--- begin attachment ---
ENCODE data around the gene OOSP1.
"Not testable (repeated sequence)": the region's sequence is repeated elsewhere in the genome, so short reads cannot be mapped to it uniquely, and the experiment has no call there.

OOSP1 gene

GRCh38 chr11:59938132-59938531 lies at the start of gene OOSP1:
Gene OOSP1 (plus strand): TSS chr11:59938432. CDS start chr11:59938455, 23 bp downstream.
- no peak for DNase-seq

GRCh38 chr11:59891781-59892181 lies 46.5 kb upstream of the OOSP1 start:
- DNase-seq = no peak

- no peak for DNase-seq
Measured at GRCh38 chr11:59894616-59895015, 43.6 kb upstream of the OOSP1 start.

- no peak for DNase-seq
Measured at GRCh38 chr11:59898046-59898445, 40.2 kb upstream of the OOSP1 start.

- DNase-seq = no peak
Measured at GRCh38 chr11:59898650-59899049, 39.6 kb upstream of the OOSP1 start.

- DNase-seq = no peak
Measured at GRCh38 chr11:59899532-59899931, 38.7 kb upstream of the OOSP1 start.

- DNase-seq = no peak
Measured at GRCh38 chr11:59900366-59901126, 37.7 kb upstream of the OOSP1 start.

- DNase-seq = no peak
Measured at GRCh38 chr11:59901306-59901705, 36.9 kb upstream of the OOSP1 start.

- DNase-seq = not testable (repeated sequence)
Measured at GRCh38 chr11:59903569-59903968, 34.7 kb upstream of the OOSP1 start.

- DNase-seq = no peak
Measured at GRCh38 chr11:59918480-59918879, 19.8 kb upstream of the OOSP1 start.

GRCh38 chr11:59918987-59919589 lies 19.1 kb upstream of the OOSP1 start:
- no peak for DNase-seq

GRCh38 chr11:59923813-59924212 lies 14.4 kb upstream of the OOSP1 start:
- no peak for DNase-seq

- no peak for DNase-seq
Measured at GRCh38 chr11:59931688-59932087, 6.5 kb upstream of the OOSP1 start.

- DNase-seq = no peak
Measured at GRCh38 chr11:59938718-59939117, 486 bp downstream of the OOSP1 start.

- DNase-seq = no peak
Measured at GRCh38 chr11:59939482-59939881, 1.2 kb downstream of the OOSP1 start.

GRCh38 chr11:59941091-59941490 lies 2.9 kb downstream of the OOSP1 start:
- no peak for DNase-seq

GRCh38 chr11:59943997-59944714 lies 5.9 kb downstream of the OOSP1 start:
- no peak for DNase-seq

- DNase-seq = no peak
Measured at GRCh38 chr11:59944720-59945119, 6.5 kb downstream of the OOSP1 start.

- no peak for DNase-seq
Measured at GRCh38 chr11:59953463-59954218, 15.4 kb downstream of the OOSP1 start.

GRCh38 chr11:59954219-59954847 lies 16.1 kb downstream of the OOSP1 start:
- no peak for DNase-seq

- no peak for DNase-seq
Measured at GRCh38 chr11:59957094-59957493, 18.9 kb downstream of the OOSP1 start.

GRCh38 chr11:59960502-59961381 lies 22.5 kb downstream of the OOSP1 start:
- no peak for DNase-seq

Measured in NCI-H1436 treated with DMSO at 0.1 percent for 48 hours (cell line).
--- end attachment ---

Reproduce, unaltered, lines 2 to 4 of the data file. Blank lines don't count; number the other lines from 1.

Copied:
"Not testable (repeated sequence)": the region's sequence is repeated elsewhere in the genome, so short reads cannot be mapped to it uniquely, and the experiment has no call there.

OOSP1 gene

GRCh38 chr11:59938132-59938531 lies at the start of gene OOSP1: